This small point should give us so much comfort! How many times have we stopped ourselves on the cusp of prayer, questioning whether or not God will hear and answer us? John has given us the very answer to our oft-asked question, written down in Scripture. However, there is one important thing to remember – even though God always answers our prayers, sometimes the answer isn’t the one we expected. In our wounded humanity, we think we know what is best for ourselves, but our plan and our vision doesn’t always line up with what God has in mind. God will always answer our prayers according to His will for the good of our life lived for Him and the work of building the kingdom of God. 

You might be wondering how it is possible that we can have this confidence in turning to God with our needs and petitions. I wish to draw your attention to the first line of the footnote for 1 John 5:14-21 that says, “As children of God we have confidence in prayer because of our intimate relationship with him.” Because our identity is that we are sons and daughters of our Heavenly Father, we can always turn to Him with whatever is on our minds and hearts and will “how much more your heavenly Father give good things to those who ask him.” (Mt 7:11)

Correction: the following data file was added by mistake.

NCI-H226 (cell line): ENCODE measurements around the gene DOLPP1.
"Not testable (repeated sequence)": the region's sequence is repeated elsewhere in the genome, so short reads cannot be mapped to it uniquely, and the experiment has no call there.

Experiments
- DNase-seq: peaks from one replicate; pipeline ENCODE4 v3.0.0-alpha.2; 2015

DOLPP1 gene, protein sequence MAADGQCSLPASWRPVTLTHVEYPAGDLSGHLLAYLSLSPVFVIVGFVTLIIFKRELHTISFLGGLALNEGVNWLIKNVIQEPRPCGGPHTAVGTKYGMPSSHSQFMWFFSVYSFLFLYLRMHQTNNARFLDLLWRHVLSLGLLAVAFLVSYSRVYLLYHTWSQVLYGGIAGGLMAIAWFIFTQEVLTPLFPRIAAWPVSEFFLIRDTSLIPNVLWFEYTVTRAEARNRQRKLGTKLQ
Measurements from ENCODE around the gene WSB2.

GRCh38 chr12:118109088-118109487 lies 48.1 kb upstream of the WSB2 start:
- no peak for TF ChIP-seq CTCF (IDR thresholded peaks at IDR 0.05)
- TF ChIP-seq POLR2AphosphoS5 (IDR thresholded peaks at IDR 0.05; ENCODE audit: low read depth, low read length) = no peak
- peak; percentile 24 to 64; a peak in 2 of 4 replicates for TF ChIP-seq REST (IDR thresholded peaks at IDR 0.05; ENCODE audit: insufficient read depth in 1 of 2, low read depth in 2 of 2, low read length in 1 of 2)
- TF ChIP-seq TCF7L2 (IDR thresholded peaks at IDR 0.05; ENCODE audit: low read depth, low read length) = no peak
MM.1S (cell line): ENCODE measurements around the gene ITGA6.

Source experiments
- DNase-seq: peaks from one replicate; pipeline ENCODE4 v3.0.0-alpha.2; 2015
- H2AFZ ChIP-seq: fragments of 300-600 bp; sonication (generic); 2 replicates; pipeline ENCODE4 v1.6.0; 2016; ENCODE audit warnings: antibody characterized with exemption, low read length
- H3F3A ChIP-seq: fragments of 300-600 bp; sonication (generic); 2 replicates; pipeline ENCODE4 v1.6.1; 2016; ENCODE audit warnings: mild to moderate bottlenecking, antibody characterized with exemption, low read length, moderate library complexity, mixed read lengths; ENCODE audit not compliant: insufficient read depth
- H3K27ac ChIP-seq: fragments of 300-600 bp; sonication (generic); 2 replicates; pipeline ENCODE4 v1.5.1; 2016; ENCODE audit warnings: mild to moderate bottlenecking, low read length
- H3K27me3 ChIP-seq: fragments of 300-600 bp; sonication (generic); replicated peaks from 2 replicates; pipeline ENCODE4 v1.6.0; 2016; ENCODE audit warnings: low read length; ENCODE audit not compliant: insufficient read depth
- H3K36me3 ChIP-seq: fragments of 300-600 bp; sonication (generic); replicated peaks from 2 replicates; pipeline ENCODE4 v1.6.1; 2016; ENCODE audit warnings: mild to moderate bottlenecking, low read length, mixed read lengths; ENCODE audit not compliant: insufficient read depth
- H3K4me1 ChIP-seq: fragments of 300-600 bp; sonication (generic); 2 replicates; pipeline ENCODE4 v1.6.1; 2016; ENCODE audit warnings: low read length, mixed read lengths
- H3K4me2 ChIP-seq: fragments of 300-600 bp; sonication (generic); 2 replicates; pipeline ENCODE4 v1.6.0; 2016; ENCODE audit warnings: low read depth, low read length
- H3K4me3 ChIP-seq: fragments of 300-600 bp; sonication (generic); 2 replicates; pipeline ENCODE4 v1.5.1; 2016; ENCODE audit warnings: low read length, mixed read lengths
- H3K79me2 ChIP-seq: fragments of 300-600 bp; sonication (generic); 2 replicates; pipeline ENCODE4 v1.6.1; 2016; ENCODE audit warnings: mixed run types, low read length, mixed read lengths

Keeping all this in mind, the next time you turn to the Lord in prayer, have confidence that it will be heard and answered, no matter how big or small your request might be.

Contact the author